Previous studies have reported a correlation between vitamin D levels and seasonality in healthy populations. However, there are few studies on the seasonal variation in vitamin D levels and its relationship with glycosylated hemoglobin (HbA1c) in patients with type 2 diabetes mellitus (T2DM). The objective of this study was to investigate seasonal changes in serum 25-hydroxyvitamin D [25(OH)D] levels and the associations between these vitamin D concentrations and HbA1c levels in T2DM patients in Hebei, China.
A cross-sectional study of 1,074 individuals with T2DM was conducted from May 2018 to September 2021. Levels of 25(OH)D in these patients were assessed based on both sex and season, and relevant clinical or laboratory variables that could impact vitamin D status were also considered.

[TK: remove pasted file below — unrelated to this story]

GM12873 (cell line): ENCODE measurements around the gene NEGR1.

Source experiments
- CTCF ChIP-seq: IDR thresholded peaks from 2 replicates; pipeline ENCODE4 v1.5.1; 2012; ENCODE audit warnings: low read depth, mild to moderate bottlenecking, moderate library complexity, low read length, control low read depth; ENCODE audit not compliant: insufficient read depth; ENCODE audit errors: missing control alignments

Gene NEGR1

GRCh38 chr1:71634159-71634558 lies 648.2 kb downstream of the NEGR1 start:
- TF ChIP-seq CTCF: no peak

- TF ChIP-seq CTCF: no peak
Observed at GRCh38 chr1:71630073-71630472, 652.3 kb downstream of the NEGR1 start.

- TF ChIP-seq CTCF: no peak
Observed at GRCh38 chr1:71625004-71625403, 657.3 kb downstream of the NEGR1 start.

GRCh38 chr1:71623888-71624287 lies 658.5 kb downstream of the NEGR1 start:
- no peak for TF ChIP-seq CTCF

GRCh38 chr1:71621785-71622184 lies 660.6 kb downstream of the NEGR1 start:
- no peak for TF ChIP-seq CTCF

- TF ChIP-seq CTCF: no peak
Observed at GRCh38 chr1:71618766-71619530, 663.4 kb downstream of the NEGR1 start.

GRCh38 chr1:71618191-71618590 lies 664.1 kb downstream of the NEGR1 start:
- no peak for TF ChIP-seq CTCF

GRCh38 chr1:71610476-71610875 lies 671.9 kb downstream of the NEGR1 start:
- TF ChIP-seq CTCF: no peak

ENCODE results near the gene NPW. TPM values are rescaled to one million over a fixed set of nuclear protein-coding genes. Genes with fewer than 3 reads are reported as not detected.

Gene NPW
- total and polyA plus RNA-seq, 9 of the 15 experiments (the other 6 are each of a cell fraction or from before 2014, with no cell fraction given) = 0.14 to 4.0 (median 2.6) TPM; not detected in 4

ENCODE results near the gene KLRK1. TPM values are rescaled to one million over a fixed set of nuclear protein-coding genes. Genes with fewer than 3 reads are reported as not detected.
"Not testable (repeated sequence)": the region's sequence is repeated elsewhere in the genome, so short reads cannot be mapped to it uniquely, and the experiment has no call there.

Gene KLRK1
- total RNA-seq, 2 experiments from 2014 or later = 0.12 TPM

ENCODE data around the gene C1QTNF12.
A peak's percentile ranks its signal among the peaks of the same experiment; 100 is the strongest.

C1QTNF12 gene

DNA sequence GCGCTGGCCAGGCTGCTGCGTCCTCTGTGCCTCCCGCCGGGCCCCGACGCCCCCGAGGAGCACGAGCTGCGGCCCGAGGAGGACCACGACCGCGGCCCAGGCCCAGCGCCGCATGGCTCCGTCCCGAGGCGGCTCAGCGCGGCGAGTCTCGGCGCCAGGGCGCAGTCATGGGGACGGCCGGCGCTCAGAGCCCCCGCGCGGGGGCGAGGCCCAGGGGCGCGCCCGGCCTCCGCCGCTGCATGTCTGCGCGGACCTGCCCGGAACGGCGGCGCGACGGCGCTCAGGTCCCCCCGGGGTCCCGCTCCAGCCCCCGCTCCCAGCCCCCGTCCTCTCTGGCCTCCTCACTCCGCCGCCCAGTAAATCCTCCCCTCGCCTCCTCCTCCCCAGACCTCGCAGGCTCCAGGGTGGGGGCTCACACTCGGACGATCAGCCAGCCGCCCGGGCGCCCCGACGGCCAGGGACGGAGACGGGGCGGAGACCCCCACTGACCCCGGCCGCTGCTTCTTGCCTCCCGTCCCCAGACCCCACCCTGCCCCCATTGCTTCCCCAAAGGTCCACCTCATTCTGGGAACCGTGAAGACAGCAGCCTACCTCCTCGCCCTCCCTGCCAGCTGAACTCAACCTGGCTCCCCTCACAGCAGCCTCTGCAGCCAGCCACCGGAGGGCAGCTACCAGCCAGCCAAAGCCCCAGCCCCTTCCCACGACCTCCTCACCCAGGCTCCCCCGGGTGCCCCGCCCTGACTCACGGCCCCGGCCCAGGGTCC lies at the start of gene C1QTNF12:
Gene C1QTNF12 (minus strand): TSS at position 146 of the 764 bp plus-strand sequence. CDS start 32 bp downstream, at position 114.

In the T2DM patient cohort, the mean blood 25(OH)D levels were 17.05 ng/mL. A total of 698 patients (65.0%) had insufficient serum 25(OH)D levels. The vitamin D deficiency rates were significantly higher in the winter and spring compared to the autumn ( P < 0.05), indicating that seasonal fluctuations can have a significant impact on 25(OH)D levels. The levels of vitamin D inadequacy were highest in the winter (74%), and females were more likely than males to be deficient (73.4% vs. 59.5%, P < 0.001). In comparison to the winter and spring, both males and females showed higher 25(OH)D levels in the summer ( P < 0.001). HbA1c levels were 8.9% higher in those with vitamin D deficiencies than in nondeficient patients ( P < 0.001). HbA1c and vitamin D levels were negatively correlated ( r = −0.119, P < 0.001).